COLUMNIST — DEAN ATTA
My boyfriend and I recently traded living separately in London for a fl at in Glasgow. We’re both keen to make gay friends here. But my old way of making friends isn’t compatible with our monogamous relationship. In the gay community, a straightforward friendship ( pun intended) feels diff icult to come by. Many of my gay friends are people I initially spoke to because I found them attractive. Sometimes it’s about more than looks, there’s something intangible that draws you to them.
Gay bars and clubs are conventionally about hooking up. Sometimes it’s tricky to distinguish whether you’re fl irting because you fancy someone or because that’s just what you do in that kind of venue. However, even if you meet someone on a hook- up app, friendship is still possible.
I was once told by a guy who moved to London from the Midlands that it’s impossible to make gay friends in the capital without having sex with them fi rst. Some of my gay friends are people I’ve had sex with, but I haven’t had sex with all of my gay friends. That’s not to say that I wouldn’t, given the right circumstances. For me, sex has been a fast- track to feeling close to someone but I haven’t stayed friends with everyone I’ve had sex with. We may have kept each other’s numbers and checked in from time to time, we may stay connected on social media, but that’s not a marker of friendship for me.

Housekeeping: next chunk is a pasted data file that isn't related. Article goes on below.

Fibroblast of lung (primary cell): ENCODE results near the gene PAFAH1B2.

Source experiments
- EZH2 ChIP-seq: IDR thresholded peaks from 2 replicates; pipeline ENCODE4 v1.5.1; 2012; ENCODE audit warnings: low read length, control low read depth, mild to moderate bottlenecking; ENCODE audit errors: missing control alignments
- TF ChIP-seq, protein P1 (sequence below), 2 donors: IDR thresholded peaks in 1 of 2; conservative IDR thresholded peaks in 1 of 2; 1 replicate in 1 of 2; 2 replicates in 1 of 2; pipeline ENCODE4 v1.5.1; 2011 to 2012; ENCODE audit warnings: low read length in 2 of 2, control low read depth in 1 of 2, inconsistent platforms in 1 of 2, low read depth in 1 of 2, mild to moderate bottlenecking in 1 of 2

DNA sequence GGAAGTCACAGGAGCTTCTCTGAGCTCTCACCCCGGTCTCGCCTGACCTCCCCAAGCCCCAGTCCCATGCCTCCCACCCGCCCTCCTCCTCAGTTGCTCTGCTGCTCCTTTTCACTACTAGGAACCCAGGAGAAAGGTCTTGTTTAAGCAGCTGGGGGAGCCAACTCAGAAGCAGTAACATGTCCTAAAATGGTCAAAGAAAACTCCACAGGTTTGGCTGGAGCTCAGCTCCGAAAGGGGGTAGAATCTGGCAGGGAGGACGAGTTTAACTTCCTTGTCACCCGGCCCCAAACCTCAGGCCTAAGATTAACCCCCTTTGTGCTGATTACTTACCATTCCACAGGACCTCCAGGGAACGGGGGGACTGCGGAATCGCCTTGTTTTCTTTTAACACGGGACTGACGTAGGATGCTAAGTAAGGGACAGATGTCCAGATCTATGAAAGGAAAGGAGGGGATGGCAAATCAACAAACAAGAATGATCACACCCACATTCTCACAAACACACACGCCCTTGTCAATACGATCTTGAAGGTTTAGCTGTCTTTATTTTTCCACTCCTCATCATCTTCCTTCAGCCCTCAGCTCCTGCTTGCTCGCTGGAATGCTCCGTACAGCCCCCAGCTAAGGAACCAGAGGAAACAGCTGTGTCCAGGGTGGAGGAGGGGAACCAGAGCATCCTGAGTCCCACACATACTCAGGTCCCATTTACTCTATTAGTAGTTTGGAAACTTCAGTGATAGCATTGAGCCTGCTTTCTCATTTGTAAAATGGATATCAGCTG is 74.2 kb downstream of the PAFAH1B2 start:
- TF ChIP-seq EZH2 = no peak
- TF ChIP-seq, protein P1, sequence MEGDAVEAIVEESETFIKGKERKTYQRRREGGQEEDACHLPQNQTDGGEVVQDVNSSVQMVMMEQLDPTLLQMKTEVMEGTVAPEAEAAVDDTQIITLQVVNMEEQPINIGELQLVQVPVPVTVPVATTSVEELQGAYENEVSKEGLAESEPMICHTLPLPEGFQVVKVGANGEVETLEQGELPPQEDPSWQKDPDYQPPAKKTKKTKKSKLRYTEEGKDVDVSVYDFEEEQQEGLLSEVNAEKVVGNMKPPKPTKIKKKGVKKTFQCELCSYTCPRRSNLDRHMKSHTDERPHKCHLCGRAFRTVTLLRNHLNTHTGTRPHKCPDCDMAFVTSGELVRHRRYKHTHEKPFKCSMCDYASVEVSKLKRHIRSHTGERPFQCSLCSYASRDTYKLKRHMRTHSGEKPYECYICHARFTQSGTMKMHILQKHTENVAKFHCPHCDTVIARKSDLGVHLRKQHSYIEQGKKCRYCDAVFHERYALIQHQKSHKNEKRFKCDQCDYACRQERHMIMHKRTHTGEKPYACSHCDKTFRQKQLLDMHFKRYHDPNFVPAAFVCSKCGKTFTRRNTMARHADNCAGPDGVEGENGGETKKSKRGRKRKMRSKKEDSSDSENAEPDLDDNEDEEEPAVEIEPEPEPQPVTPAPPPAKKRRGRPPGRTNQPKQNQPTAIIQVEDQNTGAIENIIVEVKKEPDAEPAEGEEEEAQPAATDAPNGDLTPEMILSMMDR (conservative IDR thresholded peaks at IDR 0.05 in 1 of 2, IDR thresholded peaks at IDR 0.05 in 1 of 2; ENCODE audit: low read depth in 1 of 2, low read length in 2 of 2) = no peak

Friends are people who are there for you in times of need, who you tell your good and bad news to and who have seen you at your worst but always want the best for you. For all these reasons, my boyfriend is most certainly my friend. It’s right there in the word: boyfriend. However, when he arranged to have his motorcycle delivered on a day he would be at work, he asked me to wait in for it.
It was being delivered by a family friend, and my boyfriend’s texts said his “friend”
( me) would be waiting for the delivery. Natually, I took exception to that description. It forced us to have a diff icult conversation about a fundamental diff erence between us — he picks and chooses who he comes out to, whereas I am happy to come out to everyone I meet. I wouldn’t want to have a friend or acquaintance who had any issue with my sexuality. We didn’t quite resolve this diff erence, but we did move on from it. I imagine there will be other times when he won’t be comfortable being out to some people. But I still want him to feel safe and valid within our relationship.
Me? I certainly don’t need to have sex with all my friends, but if the idea of my boyfriend and I having sex bothers someone in any way, I don’t want to waste my time on them.
“I took exception to being described as my